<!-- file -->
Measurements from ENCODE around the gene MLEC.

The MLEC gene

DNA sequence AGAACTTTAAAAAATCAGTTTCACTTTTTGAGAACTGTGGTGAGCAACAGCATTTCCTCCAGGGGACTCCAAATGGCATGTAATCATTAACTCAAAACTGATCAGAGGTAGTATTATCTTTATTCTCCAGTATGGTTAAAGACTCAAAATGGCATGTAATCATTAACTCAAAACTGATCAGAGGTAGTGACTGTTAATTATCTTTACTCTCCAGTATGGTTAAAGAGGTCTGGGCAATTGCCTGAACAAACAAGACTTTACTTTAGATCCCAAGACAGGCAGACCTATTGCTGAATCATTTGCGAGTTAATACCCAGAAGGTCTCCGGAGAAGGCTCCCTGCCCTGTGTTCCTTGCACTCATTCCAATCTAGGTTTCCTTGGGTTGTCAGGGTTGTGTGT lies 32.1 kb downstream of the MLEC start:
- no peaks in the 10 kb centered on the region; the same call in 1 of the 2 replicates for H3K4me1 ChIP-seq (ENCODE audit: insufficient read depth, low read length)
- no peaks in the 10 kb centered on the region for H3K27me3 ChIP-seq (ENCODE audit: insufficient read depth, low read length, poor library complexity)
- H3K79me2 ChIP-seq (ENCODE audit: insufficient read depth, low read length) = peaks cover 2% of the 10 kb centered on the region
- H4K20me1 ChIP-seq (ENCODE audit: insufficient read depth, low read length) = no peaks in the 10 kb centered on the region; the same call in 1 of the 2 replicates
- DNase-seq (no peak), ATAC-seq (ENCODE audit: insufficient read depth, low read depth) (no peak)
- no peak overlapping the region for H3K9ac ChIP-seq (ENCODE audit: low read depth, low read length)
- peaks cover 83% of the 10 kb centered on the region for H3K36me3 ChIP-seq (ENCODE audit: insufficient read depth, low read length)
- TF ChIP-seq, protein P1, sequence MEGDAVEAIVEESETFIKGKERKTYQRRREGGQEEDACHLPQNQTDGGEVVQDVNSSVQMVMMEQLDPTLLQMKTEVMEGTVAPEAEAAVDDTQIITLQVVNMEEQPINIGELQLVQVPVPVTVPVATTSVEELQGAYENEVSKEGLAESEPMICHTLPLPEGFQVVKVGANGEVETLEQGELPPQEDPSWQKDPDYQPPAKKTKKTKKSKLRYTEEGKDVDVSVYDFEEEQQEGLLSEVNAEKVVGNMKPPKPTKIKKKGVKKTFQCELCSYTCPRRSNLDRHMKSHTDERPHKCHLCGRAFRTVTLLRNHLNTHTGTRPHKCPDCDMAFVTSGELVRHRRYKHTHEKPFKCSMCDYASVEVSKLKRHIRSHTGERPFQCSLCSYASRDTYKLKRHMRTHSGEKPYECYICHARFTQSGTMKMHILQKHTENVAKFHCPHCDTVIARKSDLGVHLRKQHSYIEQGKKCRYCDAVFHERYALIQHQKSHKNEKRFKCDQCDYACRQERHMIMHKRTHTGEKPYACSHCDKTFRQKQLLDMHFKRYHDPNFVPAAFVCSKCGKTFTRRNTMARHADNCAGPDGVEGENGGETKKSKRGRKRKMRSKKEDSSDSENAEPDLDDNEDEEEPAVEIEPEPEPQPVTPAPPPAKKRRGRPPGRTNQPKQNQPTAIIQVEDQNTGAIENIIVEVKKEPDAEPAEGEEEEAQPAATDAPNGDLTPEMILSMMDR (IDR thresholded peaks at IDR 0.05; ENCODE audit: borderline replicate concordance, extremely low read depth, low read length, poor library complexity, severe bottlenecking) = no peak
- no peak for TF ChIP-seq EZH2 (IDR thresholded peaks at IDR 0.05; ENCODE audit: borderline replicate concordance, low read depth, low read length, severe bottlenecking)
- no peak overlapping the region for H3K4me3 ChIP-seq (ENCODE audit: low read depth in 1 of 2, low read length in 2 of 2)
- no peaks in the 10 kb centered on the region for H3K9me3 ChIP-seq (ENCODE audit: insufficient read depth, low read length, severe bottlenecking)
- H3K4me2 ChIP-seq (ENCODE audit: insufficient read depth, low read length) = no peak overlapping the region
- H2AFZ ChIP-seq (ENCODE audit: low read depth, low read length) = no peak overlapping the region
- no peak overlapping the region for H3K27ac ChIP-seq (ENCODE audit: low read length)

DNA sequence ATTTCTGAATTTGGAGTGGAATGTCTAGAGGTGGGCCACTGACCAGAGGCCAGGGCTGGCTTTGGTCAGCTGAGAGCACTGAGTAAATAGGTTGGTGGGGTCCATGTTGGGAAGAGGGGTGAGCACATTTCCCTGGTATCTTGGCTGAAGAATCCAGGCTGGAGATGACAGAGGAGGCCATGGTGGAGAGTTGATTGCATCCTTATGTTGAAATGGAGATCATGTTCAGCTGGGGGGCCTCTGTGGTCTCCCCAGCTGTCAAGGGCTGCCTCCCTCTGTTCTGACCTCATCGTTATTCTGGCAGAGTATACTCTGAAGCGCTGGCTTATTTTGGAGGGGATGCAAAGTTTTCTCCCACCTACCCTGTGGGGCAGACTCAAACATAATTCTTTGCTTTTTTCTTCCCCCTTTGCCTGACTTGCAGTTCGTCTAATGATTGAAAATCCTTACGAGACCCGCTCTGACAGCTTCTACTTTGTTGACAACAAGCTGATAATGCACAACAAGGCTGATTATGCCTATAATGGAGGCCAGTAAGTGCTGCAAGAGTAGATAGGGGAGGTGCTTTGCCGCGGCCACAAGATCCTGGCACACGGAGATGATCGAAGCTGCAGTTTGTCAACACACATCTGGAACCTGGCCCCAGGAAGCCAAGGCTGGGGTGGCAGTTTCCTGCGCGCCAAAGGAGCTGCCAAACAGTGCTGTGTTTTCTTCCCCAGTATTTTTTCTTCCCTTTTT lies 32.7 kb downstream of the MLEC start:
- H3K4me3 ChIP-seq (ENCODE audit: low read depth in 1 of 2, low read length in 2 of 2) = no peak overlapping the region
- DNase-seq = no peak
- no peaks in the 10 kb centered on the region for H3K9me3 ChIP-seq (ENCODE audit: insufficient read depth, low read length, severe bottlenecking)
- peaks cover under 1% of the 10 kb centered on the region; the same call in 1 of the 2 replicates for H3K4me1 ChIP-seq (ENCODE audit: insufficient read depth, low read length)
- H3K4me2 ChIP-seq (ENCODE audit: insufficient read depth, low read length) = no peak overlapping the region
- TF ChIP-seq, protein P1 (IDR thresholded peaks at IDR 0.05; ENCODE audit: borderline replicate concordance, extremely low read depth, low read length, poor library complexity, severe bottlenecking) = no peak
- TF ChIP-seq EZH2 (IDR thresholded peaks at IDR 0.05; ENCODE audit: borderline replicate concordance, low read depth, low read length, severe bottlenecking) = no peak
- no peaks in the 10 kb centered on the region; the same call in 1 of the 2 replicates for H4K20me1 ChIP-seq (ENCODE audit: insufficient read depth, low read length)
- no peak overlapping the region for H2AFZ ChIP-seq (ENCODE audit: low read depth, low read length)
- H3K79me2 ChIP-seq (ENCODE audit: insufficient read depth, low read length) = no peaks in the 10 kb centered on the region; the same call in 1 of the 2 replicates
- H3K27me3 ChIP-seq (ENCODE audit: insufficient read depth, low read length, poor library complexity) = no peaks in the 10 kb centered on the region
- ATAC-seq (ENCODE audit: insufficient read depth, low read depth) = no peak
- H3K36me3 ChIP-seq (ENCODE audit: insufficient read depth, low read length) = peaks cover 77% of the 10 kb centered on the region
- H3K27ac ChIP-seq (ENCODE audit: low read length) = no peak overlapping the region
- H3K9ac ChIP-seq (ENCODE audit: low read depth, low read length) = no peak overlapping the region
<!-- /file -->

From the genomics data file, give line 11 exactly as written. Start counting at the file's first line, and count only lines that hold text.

- TF ChIP-seq, protein P1, sequence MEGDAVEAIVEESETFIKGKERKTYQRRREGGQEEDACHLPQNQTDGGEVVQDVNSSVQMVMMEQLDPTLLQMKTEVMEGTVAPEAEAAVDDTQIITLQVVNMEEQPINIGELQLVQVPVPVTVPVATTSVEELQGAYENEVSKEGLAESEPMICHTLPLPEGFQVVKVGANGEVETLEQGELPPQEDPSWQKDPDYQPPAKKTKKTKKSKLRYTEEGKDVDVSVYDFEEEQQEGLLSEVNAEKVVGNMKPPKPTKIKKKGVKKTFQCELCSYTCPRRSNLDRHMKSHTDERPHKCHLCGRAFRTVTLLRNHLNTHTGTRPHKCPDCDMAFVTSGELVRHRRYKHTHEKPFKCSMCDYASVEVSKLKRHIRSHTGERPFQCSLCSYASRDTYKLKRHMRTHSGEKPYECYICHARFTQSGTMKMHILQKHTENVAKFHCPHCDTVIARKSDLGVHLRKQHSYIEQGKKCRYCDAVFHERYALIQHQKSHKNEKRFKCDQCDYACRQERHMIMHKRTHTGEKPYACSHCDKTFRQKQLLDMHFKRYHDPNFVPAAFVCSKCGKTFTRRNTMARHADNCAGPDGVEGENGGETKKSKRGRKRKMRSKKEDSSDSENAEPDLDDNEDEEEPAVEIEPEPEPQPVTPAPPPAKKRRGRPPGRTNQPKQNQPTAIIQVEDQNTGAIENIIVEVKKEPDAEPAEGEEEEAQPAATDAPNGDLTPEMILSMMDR (IDR thresholded peaks at IDR 0.05; ENCODE audit: borderline replicate concordance, extremely low read depth, low read length, poor library complexity, severe bottlenecking) = no peak